We’ve always had a fondness for small hatchbacks that pack maximum utility into affordable and fun-to-drive packages. One of the top models in that regard in recent years has been the amenable-yet-quirky Kia Soul. It’s been redesigned for 2014 with added sophistication, yet retains the inherent funkiness that endeared its first generation to a loyal core of buyers.
Accenting its recognizably angular and boxy profile with more aggressive exterior styling, the Soul is bit larger than before, which affords additional passenger room to what was already a generous-sized cabin. As if the car wasn’t distinctive looking enough, a revised exterior color palette includes hot hues like Solar Yellow, Kale Green and Inferno Red.
The Soul’s powertrains carry over from the previous version, albeit with modest improvements, though neither is particularly smooth nor quiet. The base 1.6-liter four-cylinder engine produces a just-sufficient 130 horsepower, though our tester came with the alternately available 2.0-liter version that generates a quicker 164 horses and 151 pound-feet of torque. Fuel economy is rated at 24/30 city/highway with the base engine and 23/31 with the 2.0-liter. A six-speed manual transmission is standard, though it adds little to driving enjoyment. A better choice would be the six-speed automatic that’s optional with the 1.6 and standard with the larger engine.
Kia upgraded the Soul’s steering and suspension systems for 2014, and while it’s still no sports car, it delivers entertaining ride and handling qualities with good feedback to the driver, while still maintaining an acceptably smooth ride. The car comes standard with selectable steering modes (Comfort, Normal and Sport) though we didn’t perceive a significant enough difference between the three settings to warrant any adjustment. All-wheel-drive is still unavailable, but we had no trouble maneuvering the front-drive car in the aftermath of one of many significant snowstorms we experienced this past winter.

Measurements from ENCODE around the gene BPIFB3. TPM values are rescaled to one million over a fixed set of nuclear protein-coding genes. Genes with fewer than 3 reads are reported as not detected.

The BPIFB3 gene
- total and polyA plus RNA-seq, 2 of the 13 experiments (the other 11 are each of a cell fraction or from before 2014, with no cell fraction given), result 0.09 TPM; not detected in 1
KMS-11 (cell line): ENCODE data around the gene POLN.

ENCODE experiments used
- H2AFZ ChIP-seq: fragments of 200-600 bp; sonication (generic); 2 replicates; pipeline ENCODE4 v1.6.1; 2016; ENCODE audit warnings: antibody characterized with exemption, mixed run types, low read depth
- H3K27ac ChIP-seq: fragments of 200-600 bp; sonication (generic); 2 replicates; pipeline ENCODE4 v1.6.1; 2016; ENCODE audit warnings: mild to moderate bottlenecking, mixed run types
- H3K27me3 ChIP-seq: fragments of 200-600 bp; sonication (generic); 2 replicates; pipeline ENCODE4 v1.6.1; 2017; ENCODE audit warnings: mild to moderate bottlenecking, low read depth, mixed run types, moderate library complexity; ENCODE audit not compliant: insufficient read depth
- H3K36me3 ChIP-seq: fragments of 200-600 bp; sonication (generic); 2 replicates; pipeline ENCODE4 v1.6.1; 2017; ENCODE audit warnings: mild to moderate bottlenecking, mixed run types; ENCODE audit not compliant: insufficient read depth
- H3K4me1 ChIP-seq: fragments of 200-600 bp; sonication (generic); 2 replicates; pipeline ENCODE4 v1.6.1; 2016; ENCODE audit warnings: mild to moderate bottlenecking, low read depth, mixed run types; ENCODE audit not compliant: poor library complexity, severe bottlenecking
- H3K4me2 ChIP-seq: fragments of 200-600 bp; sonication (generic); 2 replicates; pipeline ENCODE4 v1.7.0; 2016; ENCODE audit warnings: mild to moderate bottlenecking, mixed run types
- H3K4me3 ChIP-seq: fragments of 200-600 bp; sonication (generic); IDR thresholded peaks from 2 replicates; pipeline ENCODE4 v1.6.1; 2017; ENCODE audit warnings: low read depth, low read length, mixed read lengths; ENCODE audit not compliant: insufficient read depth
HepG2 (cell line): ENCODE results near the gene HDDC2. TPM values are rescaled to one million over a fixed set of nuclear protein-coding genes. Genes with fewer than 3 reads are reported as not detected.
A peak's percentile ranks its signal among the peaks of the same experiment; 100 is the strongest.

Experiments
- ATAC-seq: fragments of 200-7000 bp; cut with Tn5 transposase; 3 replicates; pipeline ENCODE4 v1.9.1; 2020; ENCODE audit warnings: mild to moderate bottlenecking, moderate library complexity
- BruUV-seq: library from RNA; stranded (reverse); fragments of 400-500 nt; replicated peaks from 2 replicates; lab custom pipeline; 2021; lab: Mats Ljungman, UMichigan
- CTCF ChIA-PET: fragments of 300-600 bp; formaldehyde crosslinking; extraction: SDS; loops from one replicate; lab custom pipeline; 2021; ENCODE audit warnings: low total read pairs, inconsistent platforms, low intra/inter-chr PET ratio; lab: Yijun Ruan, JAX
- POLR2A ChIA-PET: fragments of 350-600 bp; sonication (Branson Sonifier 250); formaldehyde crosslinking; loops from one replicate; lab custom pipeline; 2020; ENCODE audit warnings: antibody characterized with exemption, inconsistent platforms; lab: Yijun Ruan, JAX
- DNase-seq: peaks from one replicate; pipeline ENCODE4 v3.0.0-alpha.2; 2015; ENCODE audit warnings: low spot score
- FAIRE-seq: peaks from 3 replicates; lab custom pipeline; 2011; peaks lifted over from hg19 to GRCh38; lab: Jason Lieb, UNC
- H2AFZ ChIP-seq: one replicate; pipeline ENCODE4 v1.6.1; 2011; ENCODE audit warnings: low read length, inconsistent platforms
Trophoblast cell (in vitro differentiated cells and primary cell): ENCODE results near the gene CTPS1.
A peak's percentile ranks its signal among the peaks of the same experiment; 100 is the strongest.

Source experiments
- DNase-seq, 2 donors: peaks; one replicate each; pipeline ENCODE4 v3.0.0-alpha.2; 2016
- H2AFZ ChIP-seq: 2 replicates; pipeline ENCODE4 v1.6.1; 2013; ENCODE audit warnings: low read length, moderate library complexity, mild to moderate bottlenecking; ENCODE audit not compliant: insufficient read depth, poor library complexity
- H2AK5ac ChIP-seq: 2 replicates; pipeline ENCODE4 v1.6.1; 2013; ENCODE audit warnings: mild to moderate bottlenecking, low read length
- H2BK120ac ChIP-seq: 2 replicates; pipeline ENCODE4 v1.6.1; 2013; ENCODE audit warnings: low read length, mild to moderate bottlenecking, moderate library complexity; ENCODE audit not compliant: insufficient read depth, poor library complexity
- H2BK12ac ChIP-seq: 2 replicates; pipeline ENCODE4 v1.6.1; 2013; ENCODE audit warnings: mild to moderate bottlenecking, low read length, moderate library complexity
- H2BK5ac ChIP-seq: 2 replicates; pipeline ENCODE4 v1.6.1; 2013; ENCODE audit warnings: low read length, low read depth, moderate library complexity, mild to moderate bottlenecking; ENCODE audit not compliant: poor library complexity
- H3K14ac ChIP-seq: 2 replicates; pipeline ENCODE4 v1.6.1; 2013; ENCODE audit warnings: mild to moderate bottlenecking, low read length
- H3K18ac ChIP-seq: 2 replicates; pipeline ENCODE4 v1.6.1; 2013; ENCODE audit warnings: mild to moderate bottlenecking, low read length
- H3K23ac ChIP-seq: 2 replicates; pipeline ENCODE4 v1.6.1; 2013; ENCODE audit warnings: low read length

A freshened interior benefits from a nicely recast dashboard that makes extensive use of higher quality materials than before for a more-urbane look and feel. The version we tested was especially handsome inside with leather upholstery, cleverly cast LED mood lighting and high-gloss piano-black trim pieces on the center console and dashboard.
Rear seat headroom and legroom are generous enough to accommodate four bona fide adults in comfort, and unlike many autos these days the Soul is easy for six-footers to enter and exit without suffering scraped heads, given its tall and reasonably horizontal roofline. While cargo space remains tight with the rear seats in their upright position, its capacity swells to a maximum 61.3 cu. ft. with the seatbacks folded flat.
Kia’s “UVO” infotainment system with smartphone connectivity is optional and employs an eight-inch dashboard-mounted touchscreen, somewhat clumsy voice commands and handier steering wheel-mounted buttons. It’s easier to master than most such systems and benefits from standard analog tactile controls for radio tuning/volume and the climate control system.
The Soul comes well equipped even in its base version, with heated outside mirrors, a telescoping steering wheel and a six-speaker audio array with a Bluetooth hands-free mobile phone interface and satellite radio. Beyond that the car can be loaded with luxury-segment features including front heated and ventilated seats, heated rear seats and a heated steering wheel for four-season comfort, and assorted amenities including a cooled glove box, push-button start, navigation system and a 350-watt Infinity audio array.
As with other Kia models, the Soul comes with one of the most generous warranties in the business, with 5-years/60,000 miles comprehensive coverage and 10-years/100,000 miles powertrain protection.
Starting at an affordable $14,900 (not including a $795 destination charge), the 2014 Kia Soul can nonetheless get costly quickly, with a full loaded top model priced at well over $25,000. That amount of money could easily buy a larger and more powerful – perhaps not as opulently equipped – midsize sedan, including Kia’s own Optima.
© CTW Features